Gary connected with the Universalist Friends or Liberal Friends. This group has no creed. They attend worship in a Friends Meetinghouse. Worship is done in silence waiting to hear God’s voice which could be a thought that comes to a person or listening to a vocal ministry of someone else in worship. The more he learned about Quakers (Liberal branch) the more Gary realized this was his spiritual home. He started to attend in Kansas City and continued to attend in every city where he lived thereafter. Universalist Friends do not have a minister in the traditional way. However, they have a “Clerk” who is appointed for a year or more to oversee the life of the community and to conduct the business meetings. Quakers believe all opinions are valid so no action is taken on any subject until unity is found among those Friends attending business meetings. Gary served as the Clerk in San Francisco and Sacramento.
Every few years the different branches of Friends join together in a conference to share their religious beliefs with each other. Gary attended one of these conferences in the early 1970s at Friends University in Wichita, Kansas. He sent a letter in advance asking for a display table and to lead a workshop on gay issues. This resulted in a major controversy. The evangelical Friends threatened to pull out of the conference if this was allowed. Eventually the workshop on gay and lesbian issues did happen, but at another location.
During the 1970s, there was no protection for gay couples. Ron and Gary went to see an attorney to help them write wills. The attorney also suggested one of them should adopt the other. They thought that was crazy, but they took the attorney's advice. Ron adopted Gary. They threw the adoption papers in the file cabinet and never thought more about it for decades.
Gary began working for the Friends Committee on Legislation in California. (A Quaker lobbying group which worked on prison reform, civil rights, among other social justice issues.) The organization asked Gary if he would mind moving to Sacramento, the capital of California in 1976.
While in Sacramento, Gary served as the Sacramento campaign manager to fight the Briggs Initiative. The Friends Committee on Legislation paid his salary of doing this. The Briggs Initiative would have prohibited LGBT individuals and their supporters from being employed by California public schools. The voters rejected this measure.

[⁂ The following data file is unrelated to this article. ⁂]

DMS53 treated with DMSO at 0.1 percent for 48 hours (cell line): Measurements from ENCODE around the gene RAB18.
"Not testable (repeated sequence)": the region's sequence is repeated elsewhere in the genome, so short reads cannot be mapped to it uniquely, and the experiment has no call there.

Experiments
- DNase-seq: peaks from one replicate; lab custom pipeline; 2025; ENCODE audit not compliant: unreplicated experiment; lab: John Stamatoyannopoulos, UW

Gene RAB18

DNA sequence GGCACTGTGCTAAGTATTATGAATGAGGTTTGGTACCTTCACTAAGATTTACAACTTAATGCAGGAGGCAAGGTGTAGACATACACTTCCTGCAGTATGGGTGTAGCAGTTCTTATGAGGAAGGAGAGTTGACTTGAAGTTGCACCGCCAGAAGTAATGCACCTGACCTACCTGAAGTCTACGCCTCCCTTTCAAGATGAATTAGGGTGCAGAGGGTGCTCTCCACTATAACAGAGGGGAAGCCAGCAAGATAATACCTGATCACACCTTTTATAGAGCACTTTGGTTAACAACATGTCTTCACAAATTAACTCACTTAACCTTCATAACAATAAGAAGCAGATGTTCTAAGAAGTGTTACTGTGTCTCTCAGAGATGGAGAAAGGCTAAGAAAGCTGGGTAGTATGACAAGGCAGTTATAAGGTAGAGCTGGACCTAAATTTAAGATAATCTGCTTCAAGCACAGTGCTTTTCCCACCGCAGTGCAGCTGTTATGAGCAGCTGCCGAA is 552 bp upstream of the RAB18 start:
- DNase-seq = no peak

Gary began to get involved in politics. He organized the agency employees to form a union. He became president of Local 146 American Federation of State County and Municipal Employees. He ran for political office several times and finally becoming the first gay person to win a political office in Sacramento County. He served on the Robla School Board for almost 20 years. Several election cycles, he had anti-gay campaigns against him. One year a candidate against Gary said the only reason he was running was to get the "fag" off the school board. Gary won anyway. Gary attended the 1992 Democratic National Convention as a delegate supporting Bill Clinton.
In 1994, Ron started getting sick. The doctor told Gary, Ron had about six months to live. They had been together for 26 years. Gary's employer, at first, refused to give Gary sick leave because they were not related. Then Gary remembered Ron adopted him decades ago. He took the adoptions papers into work and showed his employer that Ron was Gary's father and was able to use sick and bereavement leave.
Gary was single for about eight years after Ron’s’ death in 1994. Then he met his new partner who lived in a suburb of Sacramento, a city called Roseville—a different county and more conservative. They have been together since 2002.
Gary had to resign his seat on the Robla School Board, when he moved to Roseville to be with his new spouse. Gary decided in spite of how conservative Roseville was, he would run for the school board. To everyone’s surprise, he won. He has served on the Roseville City School Board since 2008. The last time he ran for re-election, conservatives tried to get him defeated because they said he was destroying their values.
Gary says his political activity is based on his religious belief that everyone is a Child of God and each needs to be respected.
(This biographical statement provided by Gary Miller)
Biography Date: April 2019